WHEN MIKE RICHARDS was named captain of the Flyers last September, I questioned the decision. Not because I don't like Richards and not because I don't think he's a leader. I just thought the Flyers were dropping too much too soon on the then-23-year-old face of the franchise, too much on someone who had just signed that huge, long contract, too much on an unmarried guy still getting used to the glare that comes with being an athletic superstar in a hockey-intense city.

One summer later, Paul Holmgren's trade for 34-year-old Chris Pronger bears this out. Jay Bouwmeester was younger, faster, a seemingly perfect mesh for the Flyers' young core, at least at first glance. But like the recently retired Derian Hatcher, Pronger has captained a Stanley Cup champion, is a poster child for nightly intensity, for playing hurt, for bringing an edge.

At the very least, he will supply support for Richards' captaincy.

"I'm not disagreeing," Holmgren said when I laid this out to him.

It is no secret: The Flyers' general manager was perturbed not just with the Flyers' first-round exit last season, but by the listless way they approached the stretch drive, when home ice was so there for the taking. Think about it: Had the Flyers even won that last regular-season home game against the Rangers, they would have not only had home ice against the Penguins, but owned it in the conference finals if they advanced that far.

Holmgren did not hide his displeasure. After a 3-2 loss to lowly Toronto on April 1, in what to me is a watershed event, he lashed out at the softness of his slumping team, saying it "didn't play hard enough to come close to competing for the two points on the line."

And while Scott Hartnell publicly concurred, ripping into his team's attitude and saying, "We were soft," the captain approached it this way:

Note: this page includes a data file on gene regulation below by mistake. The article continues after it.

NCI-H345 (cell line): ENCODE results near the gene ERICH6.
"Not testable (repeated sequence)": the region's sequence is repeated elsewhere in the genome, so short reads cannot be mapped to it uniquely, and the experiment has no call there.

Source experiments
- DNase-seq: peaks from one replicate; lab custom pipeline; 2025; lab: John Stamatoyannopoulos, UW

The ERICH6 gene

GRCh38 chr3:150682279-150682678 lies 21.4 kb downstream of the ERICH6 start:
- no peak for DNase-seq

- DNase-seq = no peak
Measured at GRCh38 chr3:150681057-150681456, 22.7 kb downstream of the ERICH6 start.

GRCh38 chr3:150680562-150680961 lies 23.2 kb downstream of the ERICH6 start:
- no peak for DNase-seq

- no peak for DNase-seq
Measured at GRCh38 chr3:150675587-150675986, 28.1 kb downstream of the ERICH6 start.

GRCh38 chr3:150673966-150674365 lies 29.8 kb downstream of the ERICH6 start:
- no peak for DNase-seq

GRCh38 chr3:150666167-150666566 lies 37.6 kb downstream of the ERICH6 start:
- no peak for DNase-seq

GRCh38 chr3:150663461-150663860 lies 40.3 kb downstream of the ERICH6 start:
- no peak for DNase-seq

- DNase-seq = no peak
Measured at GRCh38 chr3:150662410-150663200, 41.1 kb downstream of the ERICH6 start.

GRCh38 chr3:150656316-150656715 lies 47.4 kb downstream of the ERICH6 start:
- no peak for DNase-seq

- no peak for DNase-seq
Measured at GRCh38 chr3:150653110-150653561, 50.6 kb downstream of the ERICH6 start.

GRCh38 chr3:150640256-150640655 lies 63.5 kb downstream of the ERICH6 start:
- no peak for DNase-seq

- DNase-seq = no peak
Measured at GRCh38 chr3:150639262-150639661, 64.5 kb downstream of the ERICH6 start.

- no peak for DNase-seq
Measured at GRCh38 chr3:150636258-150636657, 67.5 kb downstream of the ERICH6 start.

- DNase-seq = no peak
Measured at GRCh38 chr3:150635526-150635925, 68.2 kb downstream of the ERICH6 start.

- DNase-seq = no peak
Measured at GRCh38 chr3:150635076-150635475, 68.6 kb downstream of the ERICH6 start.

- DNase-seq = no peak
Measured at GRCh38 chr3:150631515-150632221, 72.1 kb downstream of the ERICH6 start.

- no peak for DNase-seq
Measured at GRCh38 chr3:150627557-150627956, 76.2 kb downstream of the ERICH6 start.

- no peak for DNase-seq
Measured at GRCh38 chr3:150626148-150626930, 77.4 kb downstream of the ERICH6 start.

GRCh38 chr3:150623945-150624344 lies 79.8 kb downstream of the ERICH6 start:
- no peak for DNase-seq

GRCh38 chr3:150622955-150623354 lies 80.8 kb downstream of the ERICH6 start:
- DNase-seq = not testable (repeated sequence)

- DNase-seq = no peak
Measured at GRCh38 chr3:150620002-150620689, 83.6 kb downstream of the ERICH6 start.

"It's still only one game," Richards said. "[We're] not pushing the panic button or anything."

The Flyers had just lost for the third time in four games. Over the final six games, all against opponents with lesser point totals, they won three and lost three, losing first-round home ice in a final home-game loss against the Rangers.

Richards played hurt down the stretch and during the Flyers' six-game, first-round loss to Pittsburgh. He led by example, and both Holmgren and coach John Stevens say he is the recognized leader of "the room." Stevens often points out that Richards has won championships at every level he has played, often in the role of captain.

But clearly, no button was ever pushed, then or in the postseason. Richards is still just 24. There's no getting around that, no getting around the perspective that age brings in this league.

Richards will be a great captain. Pronger, a captain for seven seasons in St. Louis, and for one in Anaheim, should accelerate his growth in that regard. Clearly, it's a big reason that Holmgren went after age - and edge - over Bouwmeester's youth and tools.

"He's a terrific young player with great skills and great speed," Holmgren said of Bouwmeester, whose rights were traded to Calgary. "But I don't know if I'd put him in the same category as Pronger in terms of physicality. Chris is a strong, physical defenseman. His presence, his leadership - it's a great fit for our team."

When Hatcher appeared on Comcast SportsNet's "Daily News Live" to discuss his next career recently, I asked him what bothered him most about watching the Flyers last season. He said it was that the defense did not protect the front of the net, did not "hold" it.

Some of that can be traced to rule changes. But some of that is an attitude, as Hatcher proved playing on one leg the previous season. Pronger is 6-6, 214, with a mean streak that has been refined over the years but not eliminated. In March 2008, he was suspended eight games for stomping on the leg of Vancouver's Ryan Kesler.

Last season, Pronger cut his penalty minutes down by 40, to 88. He also logged a ton of time, played all 82 games, has seemed to become more durable as he has aged. Calling him "one of those special guys," Holmgren said, "He's going to play for a long, long time.

"The thing I really like about him is that he knows what it takes to win. He's been there, done that. In that respect there's no comparison to Jay."

It's also what separates him from the Flyers' current captain. Right now. Holmgren's bet - one that cost him Luca Sbisa - is that Pronger's presence will push a few buttons next season and hopefully the ones after that, activating a gear that clearly was missing last season. *

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